The Impact of Temperature on Water Balance
In this technical article, we look at the impact of temperature on water balance. This can help you get your pool ready for the winter.
Langlier Saturation Index (LSI) Technical Bulletin from Lonza
The Langlier Saturation Index (LSI) is a mathematical tool that uses the pH reading and factors for total alkalinity, calcium hardness, temperature, and TDS to determine whether pool or spa water is balanced, corrosive, or scaling. Once the season is underway however, dealers, as well as their customers, tend to only focus on the sanitizer, pH, and alkalinity levels of pool and spa water.
The LSI value itself is something that likely is ignored even if it is included in the testing and evaluation of water samples. While water temperature is an important component of the LSI calculation, it is typically only considered by the consumer if it is deemed too hot or too cold.
Even when pools are being readied for winter, the role that temperature plays may be ignored or forgotten. However, this is not the time to ignore or forget that pool water temperatures can drop 40° – 50° F from the time the pool is closed to the coldest part of the winter.
A dramatic temperature drop like this could cause water that is perfectly balanced at 70° – 80° F to become corrosive when the temperature drops to 50°F or colder.
Failure to consider this effect can lead to damage to plaster, concrete, or even metal components over the winter even though the water was perfectly balanced when the pool was closed.
The reason can be clearly seen by reviewing the Langlier Saturation Index and looking at an example of how temperature affects the calculation.
The table below compares LSI values at a temperature of 75°F and then at 50°F. In this example, only the factor for temperature is different. The pH, alkalinity, hardness, and TDS are the same.
This clearly shows that water deemed balanced at a closing temperature of 75 degrees F becomes corrosive at 50 degrees F. And of course in some parts of the country, it is not unusual for pool water temperatures to get even colder.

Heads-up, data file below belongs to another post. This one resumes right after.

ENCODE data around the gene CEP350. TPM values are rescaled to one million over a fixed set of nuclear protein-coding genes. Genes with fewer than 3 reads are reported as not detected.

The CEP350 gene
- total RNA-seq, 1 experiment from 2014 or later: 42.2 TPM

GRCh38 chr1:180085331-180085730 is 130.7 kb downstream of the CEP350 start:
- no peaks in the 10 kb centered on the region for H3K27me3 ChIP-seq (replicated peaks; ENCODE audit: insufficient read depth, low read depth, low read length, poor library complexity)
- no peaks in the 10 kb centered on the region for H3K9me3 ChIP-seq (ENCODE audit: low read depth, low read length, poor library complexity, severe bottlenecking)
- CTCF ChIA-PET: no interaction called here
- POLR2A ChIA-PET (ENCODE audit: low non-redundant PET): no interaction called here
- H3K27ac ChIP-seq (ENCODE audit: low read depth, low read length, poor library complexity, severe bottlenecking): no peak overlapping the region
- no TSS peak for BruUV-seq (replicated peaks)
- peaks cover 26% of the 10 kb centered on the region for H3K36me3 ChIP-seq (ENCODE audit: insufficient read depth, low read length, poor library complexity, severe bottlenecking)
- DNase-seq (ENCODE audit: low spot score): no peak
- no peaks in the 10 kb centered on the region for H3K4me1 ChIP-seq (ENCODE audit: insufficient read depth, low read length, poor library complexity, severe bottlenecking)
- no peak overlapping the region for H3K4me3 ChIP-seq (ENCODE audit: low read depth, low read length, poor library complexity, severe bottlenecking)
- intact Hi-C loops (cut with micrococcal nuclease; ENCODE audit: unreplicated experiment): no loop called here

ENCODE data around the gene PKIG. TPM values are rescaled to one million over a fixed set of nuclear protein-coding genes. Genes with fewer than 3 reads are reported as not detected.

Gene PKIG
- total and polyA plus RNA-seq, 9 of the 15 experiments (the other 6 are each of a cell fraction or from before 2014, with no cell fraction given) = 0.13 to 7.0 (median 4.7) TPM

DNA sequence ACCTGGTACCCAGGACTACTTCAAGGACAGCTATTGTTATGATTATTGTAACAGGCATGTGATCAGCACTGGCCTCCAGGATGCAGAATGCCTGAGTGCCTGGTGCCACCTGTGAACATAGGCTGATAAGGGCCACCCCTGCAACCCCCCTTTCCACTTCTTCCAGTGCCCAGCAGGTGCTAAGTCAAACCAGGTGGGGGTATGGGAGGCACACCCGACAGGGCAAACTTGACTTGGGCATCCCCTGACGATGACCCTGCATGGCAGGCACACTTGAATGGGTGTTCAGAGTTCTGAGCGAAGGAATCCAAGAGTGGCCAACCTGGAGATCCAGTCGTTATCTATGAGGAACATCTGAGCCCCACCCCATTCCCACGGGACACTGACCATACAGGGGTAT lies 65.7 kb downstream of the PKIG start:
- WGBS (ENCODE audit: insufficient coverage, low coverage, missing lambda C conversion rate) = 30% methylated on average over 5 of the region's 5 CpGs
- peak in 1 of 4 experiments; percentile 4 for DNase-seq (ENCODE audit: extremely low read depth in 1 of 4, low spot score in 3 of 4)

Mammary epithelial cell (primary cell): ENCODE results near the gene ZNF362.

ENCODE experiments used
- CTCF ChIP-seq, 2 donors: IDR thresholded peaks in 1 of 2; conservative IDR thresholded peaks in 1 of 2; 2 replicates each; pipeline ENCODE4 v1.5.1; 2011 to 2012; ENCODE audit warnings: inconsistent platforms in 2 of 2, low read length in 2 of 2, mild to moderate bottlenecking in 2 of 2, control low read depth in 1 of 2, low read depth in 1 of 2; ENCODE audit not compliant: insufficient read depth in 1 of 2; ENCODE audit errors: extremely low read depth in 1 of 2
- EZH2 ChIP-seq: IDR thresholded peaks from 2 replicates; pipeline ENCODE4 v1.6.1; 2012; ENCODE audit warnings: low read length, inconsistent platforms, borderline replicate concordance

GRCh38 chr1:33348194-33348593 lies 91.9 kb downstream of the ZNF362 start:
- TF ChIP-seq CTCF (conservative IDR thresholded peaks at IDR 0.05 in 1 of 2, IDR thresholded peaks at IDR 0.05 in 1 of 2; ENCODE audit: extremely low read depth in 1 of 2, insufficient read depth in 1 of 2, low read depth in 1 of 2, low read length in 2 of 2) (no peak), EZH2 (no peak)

Although it is not possible to guarantee every outcome, you can estimate what the Saturation Index is likely to be next January and February.
First test the water sample near the time of closing using the ClearCare Expert® software and note the LSI value and water condition on the report. (Water temperature around closing are still likely to be above 70°F).
Then use the chart below and select the water temperature range for typical winter conditions in your area. Subtract the LSI adjustment factor from the value calculated by the ClearCare Expert® software.
This provides a fair indication of whether the water will remain balanced in January and February.
Example: Saturation Index reported by ClearCare Expert = -0.1 (Water is balanced)
Subtract LSI Adjustment Factor for
Expected Winter Temperature Range 40 – 50°F = -0.3
Predicted LSI Value at winter temperature conditions: -0.4 (Water is Corrosive)
If the trial calculation indicates the water is likely to be corrosive, here are some general recommendations for balancing the water when the pool is closed to help ensure it remains balanced all winter long:
- Adjust the pH to the upper end of the rang
- Adjust the Total Alkalinity to the upper end of the range. Be sure you are using the adjusted TA value, and remember that high CYA levels will significantly impact the actual TA value.
- Ensure that the Calcium Hardness level is at least 200 ppm. Even high calcium levels would for once become an asset instead of a liability when water temperatures plunge. Just keep in mind that that situation will reverse itself in the spring when temperatures rise.
Take care not to over-adjust or get outside the recommended ranges in anticipation of the winter conditions. While preparing the water balance for the colder temperatures, it is also important to avoid creating a scaling condition at the time the pool is first closed.
If you have questions about the Langlier Saturation Index, winterizing pools, or any other pool or spa questions, please contact us.
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Reprinted from Lonza.